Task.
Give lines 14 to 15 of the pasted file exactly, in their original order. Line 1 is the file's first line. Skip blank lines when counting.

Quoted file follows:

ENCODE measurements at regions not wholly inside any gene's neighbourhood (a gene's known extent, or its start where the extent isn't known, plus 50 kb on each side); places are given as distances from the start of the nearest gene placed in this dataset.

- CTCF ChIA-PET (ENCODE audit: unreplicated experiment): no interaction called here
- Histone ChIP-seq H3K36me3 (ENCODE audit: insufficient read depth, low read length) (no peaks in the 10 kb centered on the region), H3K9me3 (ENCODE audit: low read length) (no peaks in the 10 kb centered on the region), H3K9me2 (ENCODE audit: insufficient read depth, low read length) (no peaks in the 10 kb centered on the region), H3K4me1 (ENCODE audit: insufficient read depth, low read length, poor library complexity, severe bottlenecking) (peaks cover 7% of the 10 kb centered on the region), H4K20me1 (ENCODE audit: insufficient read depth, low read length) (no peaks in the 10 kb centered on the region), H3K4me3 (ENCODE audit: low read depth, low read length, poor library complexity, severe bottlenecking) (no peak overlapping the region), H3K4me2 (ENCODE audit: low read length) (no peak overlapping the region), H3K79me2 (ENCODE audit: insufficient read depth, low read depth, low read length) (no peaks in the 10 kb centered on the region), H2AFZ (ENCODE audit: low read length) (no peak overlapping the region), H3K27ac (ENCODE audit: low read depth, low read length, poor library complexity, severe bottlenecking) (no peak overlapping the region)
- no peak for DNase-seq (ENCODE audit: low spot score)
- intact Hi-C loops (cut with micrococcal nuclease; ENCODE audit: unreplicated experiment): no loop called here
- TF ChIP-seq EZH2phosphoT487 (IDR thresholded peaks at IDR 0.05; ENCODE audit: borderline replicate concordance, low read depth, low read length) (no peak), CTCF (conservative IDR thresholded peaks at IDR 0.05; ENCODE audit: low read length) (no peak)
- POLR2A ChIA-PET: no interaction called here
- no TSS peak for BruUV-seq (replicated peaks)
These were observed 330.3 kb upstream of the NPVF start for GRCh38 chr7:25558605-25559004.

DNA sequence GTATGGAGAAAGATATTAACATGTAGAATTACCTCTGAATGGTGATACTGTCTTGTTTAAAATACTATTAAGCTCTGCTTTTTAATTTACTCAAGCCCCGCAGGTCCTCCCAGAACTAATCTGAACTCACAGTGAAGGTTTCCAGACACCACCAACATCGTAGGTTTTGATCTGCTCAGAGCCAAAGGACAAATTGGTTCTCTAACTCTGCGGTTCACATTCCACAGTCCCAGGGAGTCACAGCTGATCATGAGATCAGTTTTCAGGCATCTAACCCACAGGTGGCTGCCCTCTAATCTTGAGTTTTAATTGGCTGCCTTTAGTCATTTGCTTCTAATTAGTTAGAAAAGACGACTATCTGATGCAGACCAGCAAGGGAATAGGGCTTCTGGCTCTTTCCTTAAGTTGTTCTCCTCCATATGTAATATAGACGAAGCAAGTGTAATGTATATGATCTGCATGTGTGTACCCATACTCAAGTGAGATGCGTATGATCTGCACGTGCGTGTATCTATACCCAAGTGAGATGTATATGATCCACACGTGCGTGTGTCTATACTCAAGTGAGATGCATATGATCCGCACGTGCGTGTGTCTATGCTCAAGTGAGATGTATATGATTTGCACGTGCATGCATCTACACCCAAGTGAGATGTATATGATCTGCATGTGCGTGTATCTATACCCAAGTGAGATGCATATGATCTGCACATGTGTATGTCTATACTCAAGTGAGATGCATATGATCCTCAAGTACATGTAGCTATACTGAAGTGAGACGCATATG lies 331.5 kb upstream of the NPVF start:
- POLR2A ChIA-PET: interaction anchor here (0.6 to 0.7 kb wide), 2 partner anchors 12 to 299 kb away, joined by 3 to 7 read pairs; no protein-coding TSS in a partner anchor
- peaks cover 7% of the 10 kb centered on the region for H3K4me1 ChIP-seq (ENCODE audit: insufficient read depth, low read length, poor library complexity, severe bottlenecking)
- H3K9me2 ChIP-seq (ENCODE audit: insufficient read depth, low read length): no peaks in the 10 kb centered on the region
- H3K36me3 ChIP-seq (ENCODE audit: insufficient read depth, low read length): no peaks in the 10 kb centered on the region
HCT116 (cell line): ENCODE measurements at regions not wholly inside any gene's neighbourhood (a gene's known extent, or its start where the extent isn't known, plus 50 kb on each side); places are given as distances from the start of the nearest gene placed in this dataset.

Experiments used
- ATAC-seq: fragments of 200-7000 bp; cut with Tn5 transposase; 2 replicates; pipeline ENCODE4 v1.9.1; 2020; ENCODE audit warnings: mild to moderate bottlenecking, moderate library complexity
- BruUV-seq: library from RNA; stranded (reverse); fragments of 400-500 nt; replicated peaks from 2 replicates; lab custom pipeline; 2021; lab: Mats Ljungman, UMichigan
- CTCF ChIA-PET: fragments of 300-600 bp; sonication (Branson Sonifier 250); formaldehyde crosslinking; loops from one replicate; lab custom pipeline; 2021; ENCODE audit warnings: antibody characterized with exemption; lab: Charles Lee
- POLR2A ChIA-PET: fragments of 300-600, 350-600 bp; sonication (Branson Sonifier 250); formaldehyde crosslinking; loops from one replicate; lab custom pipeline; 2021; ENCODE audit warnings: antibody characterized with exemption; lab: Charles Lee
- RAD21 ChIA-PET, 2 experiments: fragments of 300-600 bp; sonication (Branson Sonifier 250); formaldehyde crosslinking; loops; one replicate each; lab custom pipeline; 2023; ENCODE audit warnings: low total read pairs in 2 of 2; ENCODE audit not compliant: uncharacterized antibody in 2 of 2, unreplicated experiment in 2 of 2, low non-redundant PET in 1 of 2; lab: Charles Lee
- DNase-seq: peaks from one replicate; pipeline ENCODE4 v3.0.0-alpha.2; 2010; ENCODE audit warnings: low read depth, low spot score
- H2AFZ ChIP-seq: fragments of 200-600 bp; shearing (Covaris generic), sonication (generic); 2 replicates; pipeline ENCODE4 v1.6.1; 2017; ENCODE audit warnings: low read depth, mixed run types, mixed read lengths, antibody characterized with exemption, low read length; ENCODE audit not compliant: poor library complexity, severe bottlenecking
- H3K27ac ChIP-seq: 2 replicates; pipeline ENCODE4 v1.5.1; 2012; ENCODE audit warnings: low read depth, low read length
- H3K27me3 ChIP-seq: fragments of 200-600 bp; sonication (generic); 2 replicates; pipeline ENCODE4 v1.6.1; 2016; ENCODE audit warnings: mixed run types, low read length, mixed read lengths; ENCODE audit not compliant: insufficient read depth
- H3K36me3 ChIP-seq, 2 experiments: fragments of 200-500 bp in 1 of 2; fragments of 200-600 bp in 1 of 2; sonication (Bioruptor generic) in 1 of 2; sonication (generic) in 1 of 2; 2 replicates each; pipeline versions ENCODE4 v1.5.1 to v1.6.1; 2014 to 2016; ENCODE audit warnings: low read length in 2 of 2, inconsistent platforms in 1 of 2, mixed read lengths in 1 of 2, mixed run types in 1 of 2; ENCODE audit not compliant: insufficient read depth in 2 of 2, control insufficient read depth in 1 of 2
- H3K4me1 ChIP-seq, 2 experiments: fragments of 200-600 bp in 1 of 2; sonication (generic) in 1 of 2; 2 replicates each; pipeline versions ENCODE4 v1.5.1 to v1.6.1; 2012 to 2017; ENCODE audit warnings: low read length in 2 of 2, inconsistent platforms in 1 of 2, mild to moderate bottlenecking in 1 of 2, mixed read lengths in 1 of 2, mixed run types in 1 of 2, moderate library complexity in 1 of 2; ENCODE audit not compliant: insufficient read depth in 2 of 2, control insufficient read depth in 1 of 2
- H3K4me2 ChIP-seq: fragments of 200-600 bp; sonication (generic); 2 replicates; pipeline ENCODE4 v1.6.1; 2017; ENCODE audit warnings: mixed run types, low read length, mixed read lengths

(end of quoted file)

- H3K36me3 ChIP-seq (ENCODE audit: insufficient read depth, low read length): no peaks in the 10 kb centered on the region
HCT116 (cell line): ENCODE measurements at regions not wholly inside any gene's neighbourhood (a gene's known extent, or its start where the extent isn't known, plus 50 kb on each side); places are given as distances from the start of the nearest gene placed in this dataset.